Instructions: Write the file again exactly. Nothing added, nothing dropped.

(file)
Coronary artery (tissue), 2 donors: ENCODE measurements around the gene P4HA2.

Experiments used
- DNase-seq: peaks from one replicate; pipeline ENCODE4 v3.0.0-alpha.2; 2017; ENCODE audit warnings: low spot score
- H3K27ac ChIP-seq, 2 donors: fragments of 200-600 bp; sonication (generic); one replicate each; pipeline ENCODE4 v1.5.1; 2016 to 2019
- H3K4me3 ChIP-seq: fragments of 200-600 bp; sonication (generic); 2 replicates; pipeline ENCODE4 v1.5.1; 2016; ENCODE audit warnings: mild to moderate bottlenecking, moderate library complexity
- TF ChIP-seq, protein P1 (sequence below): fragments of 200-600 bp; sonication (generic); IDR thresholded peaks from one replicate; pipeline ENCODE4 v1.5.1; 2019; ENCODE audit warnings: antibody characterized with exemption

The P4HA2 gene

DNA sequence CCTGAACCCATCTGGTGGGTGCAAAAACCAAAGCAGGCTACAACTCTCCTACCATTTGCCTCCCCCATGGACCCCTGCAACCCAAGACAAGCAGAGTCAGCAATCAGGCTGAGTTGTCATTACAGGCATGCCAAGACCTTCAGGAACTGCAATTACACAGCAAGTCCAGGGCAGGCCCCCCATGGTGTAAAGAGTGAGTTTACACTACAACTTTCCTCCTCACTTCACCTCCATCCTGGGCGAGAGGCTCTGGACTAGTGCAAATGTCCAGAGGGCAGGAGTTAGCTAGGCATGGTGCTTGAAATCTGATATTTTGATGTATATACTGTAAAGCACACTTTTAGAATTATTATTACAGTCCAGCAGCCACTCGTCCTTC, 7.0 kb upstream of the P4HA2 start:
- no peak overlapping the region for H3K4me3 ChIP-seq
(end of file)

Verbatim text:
Coronary artery (tissue), 2 donors: ENCODE measurements around the gene P4HA2.

Experiments used
- DNase-seq: peaks from one replicate; pipeline ENCODE4 v3.0.0-alpha.2; 2017; ENCODE audit warnings: low spot score
- H3K27ac ChIP-seq, 2 donors: fragments of 200-600 bp; sonication (generic); one replicate each; pipeline ENCODE4 v1.5.1; 2016 to 2019
- H3K4me3 ChIP-seq: fragments of 200-600 bp; sonication (generic); 2 replicates; pipeline ENCODE4 v1.5.1; 2016; ENCODE audit warnings: mild to moderate bottlenecking, moderate library complexity
- TF ChIP-seq, protein P1 (sequence below): fragments of 200-600 bp; sonication (generic); IDR thresholded peaks from one replicate; pipeline ENCODE4 v1.5.1; 2019; ENCODE audit warnings: antibody characterized with exemption

The P4HA2 gene

DNA sequence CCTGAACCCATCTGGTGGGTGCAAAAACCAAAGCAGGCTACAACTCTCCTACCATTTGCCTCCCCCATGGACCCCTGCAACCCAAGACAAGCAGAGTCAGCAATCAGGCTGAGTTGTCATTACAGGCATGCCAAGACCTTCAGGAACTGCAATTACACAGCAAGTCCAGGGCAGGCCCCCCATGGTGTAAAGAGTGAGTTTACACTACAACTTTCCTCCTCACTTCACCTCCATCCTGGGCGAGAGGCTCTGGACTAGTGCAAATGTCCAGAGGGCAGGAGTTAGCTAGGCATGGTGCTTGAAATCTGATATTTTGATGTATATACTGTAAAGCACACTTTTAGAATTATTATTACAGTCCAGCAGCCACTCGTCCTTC, 7.0 kb upstream of the P4HA2 start:
- no peak overlapping the region for H3K4me3 ChIP-seq